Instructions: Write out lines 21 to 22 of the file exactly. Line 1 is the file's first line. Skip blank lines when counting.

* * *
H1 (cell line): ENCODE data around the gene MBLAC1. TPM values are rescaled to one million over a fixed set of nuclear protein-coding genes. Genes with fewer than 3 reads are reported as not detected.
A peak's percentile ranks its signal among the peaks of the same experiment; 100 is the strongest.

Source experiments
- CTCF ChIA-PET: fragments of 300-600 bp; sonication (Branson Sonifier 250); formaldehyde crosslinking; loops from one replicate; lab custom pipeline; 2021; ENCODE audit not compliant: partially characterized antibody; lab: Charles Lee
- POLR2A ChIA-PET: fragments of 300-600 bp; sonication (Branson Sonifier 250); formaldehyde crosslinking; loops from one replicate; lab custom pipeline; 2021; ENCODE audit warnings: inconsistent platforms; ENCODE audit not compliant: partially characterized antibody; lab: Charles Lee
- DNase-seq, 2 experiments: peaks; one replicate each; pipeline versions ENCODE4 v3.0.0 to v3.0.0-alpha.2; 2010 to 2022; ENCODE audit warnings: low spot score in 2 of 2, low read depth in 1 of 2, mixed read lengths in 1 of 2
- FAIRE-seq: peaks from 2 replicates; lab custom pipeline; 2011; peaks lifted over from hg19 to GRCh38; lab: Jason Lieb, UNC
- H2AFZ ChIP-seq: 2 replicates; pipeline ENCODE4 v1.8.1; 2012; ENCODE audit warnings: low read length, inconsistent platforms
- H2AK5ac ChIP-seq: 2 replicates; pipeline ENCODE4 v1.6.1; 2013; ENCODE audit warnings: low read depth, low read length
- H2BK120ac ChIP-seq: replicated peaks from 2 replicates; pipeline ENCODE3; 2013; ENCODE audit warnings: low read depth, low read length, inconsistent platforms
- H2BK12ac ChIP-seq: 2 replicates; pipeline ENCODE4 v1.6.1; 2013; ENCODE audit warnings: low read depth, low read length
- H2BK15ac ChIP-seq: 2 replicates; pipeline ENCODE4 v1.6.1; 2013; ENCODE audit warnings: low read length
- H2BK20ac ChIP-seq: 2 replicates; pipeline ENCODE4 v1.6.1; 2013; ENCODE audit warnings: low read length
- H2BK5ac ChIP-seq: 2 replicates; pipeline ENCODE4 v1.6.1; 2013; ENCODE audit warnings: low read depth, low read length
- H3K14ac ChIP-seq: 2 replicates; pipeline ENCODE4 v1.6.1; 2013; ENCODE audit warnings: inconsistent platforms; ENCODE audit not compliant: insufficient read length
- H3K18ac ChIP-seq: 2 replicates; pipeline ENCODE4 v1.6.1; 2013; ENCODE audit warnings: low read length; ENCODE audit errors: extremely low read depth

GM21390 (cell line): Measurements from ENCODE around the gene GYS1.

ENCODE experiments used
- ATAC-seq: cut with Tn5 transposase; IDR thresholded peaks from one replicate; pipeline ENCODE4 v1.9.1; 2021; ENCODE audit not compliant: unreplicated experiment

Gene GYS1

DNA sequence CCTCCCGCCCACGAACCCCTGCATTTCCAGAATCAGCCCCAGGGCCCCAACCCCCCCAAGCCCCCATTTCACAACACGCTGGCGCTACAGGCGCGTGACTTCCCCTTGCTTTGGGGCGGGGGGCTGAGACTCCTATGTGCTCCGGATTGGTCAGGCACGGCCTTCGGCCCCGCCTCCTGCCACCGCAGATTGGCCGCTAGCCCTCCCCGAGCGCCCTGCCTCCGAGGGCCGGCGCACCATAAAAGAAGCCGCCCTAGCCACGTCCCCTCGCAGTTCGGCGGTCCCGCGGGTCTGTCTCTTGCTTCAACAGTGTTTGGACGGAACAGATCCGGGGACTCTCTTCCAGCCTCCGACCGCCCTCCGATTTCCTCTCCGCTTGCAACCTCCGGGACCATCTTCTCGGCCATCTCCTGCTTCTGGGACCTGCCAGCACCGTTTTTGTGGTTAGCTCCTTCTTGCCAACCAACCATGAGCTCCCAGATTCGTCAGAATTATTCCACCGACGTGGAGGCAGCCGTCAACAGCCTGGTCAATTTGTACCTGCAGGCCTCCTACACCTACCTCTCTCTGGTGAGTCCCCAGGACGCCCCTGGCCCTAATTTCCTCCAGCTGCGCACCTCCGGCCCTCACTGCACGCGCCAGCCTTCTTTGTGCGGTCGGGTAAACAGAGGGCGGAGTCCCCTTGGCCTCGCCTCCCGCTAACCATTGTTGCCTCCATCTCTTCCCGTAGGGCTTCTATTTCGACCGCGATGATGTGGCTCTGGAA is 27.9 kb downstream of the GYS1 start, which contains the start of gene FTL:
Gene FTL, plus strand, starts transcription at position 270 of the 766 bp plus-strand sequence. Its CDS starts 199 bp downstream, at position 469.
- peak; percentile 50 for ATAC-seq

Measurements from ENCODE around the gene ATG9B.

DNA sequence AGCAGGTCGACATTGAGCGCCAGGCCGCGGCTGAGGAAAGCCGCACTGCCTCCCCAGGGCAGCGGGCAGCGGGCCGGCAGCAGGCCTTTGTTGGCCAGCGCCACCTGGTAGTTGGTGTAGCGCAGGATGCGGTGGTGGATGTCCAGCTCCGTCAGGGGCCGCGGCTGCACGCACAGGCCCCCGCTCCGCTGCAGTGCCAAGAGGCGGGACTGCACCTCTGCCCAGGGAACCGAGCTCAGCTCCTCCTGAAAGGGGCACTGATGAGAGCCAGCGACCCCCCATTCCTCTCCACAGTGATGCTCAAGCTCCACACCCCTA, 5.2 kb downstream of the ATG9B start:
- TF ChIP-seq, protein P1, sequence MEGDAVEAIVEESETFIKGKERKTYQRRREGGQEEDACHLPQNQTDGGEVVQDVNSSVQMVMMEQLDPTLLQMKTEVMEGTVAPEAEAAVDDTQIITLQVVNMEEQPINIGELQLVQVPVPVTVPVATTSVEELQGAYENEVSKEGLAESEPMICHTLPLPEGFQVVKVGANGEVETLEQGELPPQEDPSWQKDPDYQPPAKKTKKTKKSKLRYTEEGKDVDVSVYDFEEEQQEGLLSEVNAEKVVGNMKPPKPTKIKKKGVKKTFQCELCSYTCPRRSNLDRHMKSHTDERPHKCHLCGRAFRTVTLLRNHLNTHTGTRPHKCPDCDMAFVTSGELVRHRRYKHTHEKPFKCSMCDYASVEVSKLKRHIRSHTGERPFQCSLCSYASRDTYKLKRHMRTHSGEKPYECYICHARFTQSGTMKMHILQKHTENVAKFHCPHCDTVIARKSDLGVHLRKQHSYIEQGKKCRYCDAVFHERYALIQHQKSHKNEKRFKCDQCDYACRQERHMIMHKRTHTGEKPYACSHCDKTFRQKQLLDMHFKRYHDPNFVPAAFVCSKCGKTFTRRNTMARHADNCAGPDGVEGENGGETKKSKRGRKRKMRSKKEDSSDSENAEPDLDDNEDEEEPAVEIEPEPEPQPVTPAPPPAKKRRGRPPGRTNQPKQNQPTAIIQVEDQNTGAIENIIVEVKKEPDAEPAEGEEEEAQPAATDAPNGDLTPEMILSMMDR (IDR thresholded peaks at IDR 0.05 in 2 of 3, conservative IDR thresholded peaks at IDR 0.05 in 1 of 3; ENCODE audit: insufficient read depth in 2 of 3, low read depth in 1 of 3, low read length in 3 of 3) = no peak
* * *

DNA sequence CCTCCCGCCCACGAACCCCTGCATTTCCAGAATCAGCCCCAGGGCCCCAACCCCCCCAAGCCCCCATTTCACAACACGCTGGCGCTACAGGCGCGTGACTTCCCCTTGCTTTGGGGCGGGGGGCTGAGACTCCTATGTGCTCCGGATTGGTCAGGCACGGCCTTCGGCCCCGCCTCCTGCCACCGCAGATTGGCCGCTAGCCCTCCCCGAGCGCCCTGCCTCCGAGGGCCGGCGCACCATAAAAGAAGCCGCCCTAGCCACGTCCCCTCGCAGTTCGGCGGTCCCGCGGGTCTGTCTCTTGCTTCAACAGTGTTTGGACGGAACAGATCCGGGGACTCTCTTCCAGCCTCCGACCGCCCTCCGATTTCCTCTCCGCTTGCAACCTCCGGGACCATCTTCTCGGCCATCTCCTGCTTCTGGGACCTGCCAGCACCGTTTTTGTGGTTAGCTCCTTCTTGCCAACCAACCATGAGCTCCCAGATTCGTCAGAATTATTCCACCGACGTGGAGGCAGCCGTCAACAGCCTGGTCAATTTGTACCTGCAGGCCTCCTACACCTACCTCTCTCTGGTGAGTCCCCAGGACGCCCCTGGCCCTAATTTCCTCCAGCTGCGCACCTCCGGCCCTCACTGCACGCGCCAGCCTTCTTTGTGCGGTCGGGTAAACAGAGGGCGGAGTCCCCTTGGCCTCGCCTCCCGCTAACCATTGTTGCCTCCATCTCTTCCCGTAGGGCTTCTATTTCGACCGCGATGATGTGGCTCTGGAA is 27.9 kb downstream of the GYS1 start, which contains the start of gene FTL:
Gene FTL, plus strand, starts transcription at position 270 of the 766 bp plus-strand sequence. Its CDS starts 199 bp downstream, at position 469.